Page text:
you may have established for them with the ‘o’ (Order fields) interactive command.
Any field is selectable as the sort field, and you control whether they
are sorted high-to-low or low-to-high.
For additional information on sort provisions see topic 3c. TASK Area Commands.
RES = CODE + DATA.
Tasks shown as running should be more properly thought of as ‘ready to run’
– their task_struct is simply represented on the Linux run-queue.
Even without a true SMP machine, you may see numerous tasks in this state
depending on top’s delay interval and nice value.
When you’ve chosen to display command lines, processes without a command
line (like kernel threads) will be shown with only the program name in
parentheses, as in this example:
( mdrecoveryd )
Either form of display is subject to potential truncation if it’s too long to
fit in this field’s current width.
That width depends upon other fields selected, their order and the current
Note: The ‘Command’ field/column is unique, in that it is not fixed-width.
When displayed, this column will be allocated all remaining screen width (up
to the maximum 512 characters) to provide for the potential growth of program
names into command lines.
Note: By displaying this field, top’s own working set will be increased by
Your only means of reducing that overhead will be to stop and restart top.
After pressing the interactive commands ‘f’ (Fields select) or ‘o’ (Order fields) you will
be shown a screen containing the current fields string followed by names
and descriptions for all fields.
Here is a sample fields string from one of top’s four windows/field
groups and an explanation of the conventions used:
Sample fields string:
The order of displayed fields corresponds to the order of the letters
in that string.
If the letter is upper case the corresponding field itself will
then be shown as part of the task display (screen width permitting).
This will also be indicated by a leading asterisk (‘*’), as in this excerpt:
* K: %CPU = CPU usage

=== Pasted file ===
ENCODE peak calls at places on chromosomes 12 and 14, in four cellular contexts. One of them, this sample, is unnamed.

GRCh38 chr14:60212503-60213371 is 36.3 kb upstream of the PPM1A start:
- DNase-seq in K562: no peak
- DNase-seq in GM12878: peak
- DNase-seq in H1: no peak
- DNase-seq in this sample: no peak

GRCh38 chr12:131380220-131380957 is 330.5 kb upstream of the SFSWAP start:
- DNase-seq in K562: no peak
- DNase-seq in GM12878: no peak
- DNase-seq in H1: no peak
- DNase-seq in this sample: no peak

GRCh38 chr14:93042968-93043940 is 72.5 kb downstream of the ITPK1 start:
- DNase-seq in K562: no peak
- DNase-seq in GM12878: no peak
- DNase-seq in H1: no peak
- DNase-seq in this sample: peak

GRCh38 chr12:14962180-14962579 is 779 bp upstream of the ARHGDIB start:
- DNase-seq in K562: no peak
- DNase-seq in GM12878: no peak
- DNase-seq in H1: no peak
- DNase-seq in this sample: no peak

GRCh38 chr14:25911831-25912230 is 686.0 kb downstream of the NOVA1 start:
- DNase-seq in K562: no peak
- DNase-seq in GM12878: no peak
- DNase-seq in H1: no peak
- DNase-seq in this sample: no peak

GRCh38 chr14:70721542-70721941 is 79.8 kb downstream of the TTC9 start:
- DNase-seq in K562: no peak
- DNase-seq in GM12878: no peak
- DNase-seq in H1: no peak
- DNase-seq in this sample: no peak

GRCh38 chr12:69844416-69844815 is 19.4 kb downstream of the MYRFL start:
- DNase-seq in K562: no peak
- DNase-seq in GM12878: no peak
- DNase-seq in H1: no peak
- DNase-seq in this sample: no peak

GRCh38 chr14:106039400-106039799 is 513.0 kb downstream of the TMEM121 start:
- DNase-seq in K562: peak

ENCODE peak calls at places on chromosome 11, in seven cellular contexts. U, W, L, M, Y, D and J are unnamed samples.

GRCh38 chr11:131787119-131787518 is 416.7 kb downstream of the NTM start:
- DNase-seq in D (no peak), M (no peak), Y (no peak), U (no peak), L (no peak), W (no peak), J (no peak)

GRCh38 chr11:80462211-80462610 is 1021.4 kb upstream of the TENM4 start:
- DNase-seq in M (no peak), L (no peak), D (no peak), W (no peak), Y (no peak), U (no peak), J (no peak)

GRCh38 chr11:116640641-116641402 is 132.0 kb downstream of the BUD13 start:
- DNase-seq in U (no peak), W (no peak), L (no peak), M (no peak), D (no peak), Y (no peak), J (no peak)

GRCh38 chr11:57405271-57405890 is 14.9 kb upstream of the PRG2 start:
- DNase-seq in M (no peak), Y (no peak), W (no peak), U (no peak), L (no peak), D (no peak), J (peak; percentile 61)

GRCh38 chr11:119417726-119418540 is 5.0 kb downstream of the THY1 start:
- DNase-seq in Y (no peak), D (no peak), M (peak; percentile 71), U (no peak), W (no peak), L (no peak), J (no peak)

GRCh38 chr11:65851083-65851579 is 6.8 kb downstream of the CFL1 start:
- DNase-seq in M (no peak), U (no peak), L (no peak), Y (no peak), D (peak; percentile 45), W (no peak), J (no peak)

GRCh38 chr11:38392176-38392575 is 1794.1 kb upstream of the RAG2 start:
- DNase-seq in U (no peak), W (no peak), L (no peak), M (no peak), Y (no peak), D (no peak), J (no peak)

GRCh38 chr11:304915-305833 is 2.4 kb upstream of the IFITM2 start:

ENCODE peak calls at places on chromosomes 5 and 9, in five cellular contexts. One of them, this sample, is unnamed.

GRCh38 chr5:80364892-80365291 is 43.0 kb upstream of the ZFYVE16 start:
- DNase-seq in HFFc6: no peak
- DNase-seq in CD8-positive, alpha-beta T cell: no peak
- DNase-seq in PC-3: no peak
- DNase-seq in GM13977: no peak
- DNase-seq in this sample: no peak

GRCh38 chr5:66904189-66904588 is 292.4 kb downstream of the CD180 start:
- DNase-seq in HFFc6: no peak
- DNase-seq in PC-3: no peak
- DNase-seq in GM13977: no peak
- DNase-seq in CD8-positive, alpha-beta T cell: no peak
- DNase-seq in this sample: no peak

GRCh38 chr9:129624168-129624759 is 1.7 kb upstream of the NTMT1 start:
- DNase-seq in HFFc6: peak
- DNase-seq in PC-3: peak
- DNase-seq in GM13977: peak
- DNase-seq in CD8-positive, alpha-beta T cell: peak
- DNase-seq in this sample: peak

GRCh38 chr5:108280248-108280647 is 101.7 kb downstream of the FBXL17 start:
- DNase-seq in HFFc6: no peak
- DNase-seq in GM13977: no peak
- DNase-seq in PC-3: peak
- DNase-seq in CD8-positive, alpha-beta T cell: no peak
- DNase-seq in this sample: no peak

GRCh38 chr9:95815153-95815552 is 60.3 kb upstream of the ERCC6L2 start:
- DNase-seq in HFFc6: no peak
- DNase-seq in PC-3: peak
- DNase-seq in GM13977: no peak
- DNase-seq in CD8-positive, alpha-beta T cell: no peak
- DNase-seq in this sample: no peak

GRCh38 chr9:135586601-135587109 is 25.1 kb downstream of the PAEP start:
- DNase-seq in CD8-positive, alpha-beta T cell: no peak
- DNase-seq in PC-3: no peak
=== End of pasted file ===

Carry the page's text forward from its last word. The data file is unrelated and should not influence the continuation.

l: TIME = CPU Time
m: TIME+ = CPU Time, hundredths
* N: %MEM = Memory usage (RES)
* O: VIRT = Virtual Image (kb)
The summary area fields describing CPU statistics are abbreviated. They provide
information about times spent in:
us = user mode
sy = system mode
ni = low priority user mode (nice)
id = idle task
wa = I/O waiting
hi = servicing IRQs
si = servicing soft IRQs
st = steal (time given to other DomU instances)
Listed below is a brief index of commands within categories.
Some commands appear more than once – their meaning or scope may vary
depending on the context in which they are issued.
<Ret/Sp> ?, =, A, B, d, G, h, I, k, q, r, s, W, Z
l, m, t, 1
Appearance: b, x, y, z
Content: c, f, H, o, S, u
Size: #, i, n
Sorting: <, >, F, O, R
<Ret>, a, B, b, H, M, q, S, T, w, z, 0 – 7
-, _, =, +, A, a, G, g, w
The global interactive commands are always available in both full-screen mode and alternate-display mode.
However, some of these interactive commands are not available when running
in ‘Secure mode’.
If you wish to know in advance whether or not your top has been secured,
simply ask for help and view the system summary on the second line.
Use either of these keys if you have a large delay interval and wish to
see current status,
Typing ‘h’ or ‘?’ on that help screen will take you to help for those interactive commands
applicable to alternate-display mode.
When operating in alternate-display mode this command has a slightly broader meaning.
Note: When this toggle is On and top is operating in monochrome mode,
the entire display will appear as normal text.
Thus, unless the ‘x’ and/or ‘y’ toggles are using reverse for emphasis,
there will be no visual confirmation that they are even on.
Fractional seconds are honored, but a negative number is not allowed.
Entering 0 causes (nearly) continuous updates, with an unsatisfactory
display as the system and tty driver try to keep up with top’s demands.
The delay value is inversely proportional to system loading,
so set it with care.
If at any time you wish to know the current delay time, simply ask for help
and view the system summary on the second line.
If you wish to abort the kill process, do one of the following